2006 Infiniti M35x review:

2006 Infiniti M35x

Pricing Unavailable
  • Available Engine Gas
  • Body style sedan
  • Trim levels Base

Roadshow Editors' Rating

8.7 Overall
  • Cabin tech 9
  • Performance tech 8
  • Design 9

The Good Elegant design; climate-controlled seats; useful tech interface; driver-adaptive transmission; MP3 CD and WMA support.

The Bad No navigation on our test car.

The Bottom Line The Infiniti M35x is a fine example of useful, nongratuitous high-tech luxury.

2006 Infiniti M35x

Infiniti claims the 2006 M35 is its most technologically advanced car to date, and looking at its mechanical and especially electronic specs, we can't disagree. The sports-luxury-class M35 is powered by a 280-horsepower, 3.5-liter V-6. Most M35 models use a rear-wheel-drive architecture, but our test car, the 2006 Infiniti M35x, was an all-wheel-drive (AWD) model. That AWD system is meant for sporty performance as much as all-weather traction--it was developed from the one used in the legendary Nissan Skyline GT-R. Rear-drive models come in Luxury and Sport specifications, with Sport versions featuring Rear Active Steer, a computer-controlled, variable active-rear-suspension geometry that changes to assist steering depending on steering input and vehicle speed.

The 2006 Infiniti M35x has a base price of $43,140. Our test car was equipped conservatively with only the Journey Package, which includes a Bose two-channel, eight-speaker audio-system upgrade, climate-controlled front seats, the HomeLink universal transmitter, the RearView monitor, automatic-leveling Xenon HID headlamps, front precrash seat belts, and a compass in the inside rearview mirror for $2,750. Add a $610 destination charge for a total of $46,500. Much more is available: We recommend the Technology Package, which adds the nav system; a Bose surround-sound 5.1 audio system; intelligent cruise-control and lane-departure systems; and your choice of XM or Sirius satellite radio for an additional $4,200. But even without the extras, the M35x is a pleasant, sporty, and roomy luxury sedan with all-weather ability.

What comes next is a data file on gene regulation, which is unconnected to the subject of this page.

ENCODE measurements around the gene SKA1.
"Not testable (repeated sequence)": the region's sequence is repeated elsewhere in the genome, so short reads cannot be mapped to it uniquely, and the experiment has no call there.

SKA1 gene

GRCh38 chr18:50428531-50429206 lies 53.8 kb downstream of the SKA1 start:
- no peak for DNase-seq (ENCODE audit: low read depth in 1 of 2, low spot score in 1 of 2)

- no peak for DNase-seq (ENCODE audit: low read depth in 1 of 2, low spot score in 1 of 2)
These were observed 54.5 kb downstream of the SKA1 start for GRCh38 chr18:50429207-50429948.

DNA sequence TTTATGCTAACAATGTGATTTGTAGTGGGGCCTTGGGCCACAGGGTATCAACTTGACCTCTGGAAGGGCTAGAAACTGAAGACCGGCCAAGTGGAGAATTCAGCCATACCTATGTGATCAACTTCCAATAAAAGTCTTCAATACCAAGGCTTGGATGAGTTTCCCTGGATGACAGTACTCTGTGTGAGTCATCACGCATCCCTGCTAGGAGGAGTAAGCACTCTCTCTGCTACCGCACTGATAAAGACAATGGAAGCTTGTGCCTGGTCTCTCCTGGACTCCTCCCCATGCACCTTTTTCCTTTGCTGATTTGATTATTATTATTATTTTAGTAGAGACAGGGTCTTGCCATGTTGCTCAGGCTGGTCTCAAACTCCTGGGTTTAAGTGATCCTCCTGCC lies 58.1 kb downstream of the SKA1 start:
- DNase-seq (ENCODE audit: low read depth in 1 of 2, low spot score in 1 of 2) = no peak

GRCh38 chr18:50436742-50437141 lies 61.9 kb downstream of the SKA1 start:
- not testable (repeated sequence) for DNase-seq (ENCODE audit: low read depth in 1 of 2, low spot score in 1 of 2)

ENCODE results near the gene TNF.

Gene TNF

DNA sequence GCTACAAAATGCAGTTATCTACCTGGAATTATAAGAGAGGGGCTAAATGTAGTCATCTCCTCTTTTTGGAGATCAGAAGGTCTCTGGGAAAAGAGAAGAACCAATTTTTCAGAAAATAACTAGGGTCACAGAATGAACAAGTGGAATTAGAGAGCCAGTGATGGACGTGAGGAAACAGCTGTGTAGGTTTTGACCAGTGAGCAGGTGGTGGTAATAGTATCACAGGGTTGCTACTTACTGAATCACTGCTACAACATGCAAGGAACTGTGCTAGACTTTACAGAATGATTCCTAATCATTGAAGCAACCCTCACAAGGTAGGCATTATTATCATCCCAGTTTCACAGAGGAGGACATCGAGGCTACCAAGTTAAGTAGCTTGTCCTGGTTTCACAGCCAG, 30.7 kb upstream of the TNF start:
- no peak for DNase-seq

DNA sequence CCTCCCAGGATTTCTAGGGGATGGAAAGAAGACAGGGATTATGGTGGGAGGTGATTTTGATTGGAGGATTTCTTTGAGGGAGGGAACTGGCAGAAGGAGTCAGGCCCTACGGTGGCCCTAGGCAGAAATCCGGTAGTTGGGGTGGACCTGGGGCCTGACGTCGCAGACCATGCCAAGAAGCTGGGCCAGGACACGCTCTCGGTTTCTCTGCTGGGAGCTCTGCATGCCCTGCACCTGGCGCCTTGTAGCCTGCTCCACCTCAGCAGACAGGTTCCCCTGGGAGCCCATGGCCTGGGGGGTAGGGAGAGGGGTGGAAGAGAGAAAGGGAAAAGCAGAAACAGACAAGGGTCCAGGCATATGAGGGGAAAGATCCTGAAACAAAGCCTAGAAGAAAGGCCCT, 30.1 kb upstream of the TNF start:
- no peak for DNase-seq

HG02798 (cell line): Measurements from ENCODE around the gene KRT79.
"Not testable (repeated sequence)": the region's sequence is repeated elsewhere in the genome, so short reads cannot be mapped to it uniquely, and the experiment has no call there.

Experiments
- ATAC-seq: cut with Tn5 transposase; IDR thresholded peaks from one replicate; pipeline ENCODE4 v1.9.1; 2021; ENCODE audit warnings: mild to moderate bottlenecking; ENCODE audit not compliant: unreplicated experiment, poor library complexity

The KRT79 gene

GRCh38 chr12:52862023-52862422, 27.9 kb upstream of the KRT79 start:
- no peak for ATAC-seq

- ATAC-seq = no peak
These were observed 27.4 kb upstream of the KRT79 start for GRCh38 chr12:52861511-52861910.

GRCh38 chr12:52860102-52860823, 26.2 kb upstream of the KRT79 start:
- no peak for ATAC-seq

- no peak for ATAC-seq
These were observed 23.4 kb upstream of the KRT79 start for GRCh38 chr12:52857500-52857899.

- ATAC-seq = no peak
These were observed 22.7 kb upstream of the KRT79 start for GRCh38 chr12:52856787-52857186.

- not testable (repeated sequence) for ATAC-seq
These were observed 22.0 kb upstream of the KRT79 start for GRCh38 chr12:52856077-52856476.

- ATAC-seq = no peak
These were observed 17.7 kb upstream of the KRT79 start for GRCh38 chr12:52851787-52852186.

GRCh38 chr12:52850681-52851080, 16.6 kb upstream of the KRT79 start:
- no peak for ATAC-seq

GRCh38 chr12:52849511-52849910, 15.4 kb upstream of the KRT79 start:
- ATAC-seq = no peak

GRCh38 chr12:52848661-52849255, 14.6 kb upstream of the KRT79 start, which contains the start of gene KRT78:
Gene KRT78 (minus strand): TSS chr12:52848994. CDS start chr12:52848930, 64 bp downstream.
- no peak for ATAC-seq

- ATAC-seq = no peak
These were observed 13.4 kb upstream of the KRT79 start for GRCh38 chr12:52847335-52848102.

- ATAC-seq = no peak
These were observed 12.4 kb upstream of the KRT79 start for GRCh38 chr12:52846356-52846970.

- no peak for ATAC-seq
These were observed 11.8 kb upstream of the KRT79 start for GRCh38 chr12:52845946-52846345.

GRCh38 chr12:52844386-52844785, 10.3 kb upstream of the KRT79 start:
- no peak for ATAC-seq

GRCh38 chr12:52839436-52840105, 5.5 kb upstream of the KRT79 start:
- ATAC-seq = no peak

The 2006 Infiniti M35x, like all Infiniti M models, uses an Intelligent Key transponder instead of a regular key for access, with push-button starting, and is Bluetooth-enabled for hands-free cell phone operation. Anything that can be power-operated is, and it is simple for drivers of any size to find the combination of seat and steering-wheel positions for optimum comfort.

With a 4-inch increase in wheelbase compared with the G35's, the 2006 Infiniti M35x's interior is comfortably spacious, with very good head and knee room in the front and rear. The perforated leather covering the front and outboard rear-seating surfaces is good for more than looks, since, with the Journey Package, it hides the workings of the climate-control seat system in front. Cabin air is drawn in from under the seat, then passes through a thermoelectric heating and cooling element in the seat back before being fan-forced through passageways in the foam and out through the ventilation holes. The cooling effect is pleasantly comfortable on a hot summer day. The seats themselves provide the comfort and support we expect in a luxury car.

The Infiniti M35x's electronics are easily accessed from the rotary controller.

The instrument panel has two centers of attention--the four-gauge main instrument cluster, enhanced by its orange-backlit Solar Eclipse lighting scheme, as well as the centrally mounted controls for the audio, climate, and information systems. These are controlled through well-marked buttons and the rotary controller or by voice, with information displayed on an LCD screen. Control is simple, logical, and mostly intuitive, with high marks to the voice-recognition system for ease of use. Unfortunately, the screen is not well protected from glare and can be hard to see in some light.

The 2006 Infiniti M35x's audio system has MP3 CD and WMA playback capability. The upgraded Bose two-channel, eight-speaker system that is part of the Journey Package produces fine-quality sound, which is adjusted automatically to compensate for ambient noise.

Another part of the Journey Package is the RearView system. It improves upon earlier backup video systems in that the wide-angle display is overlaid by colored dashed lines, which indicate an area that's the width of the car, as well as solid lines that display the car's projected trajectory and are calculated by the amount of steering lock. It is much more useful than systems that merely display the area behind the car, given that the straight, wide-angle perspective is confusing when you compare it to a normal visual perspective.

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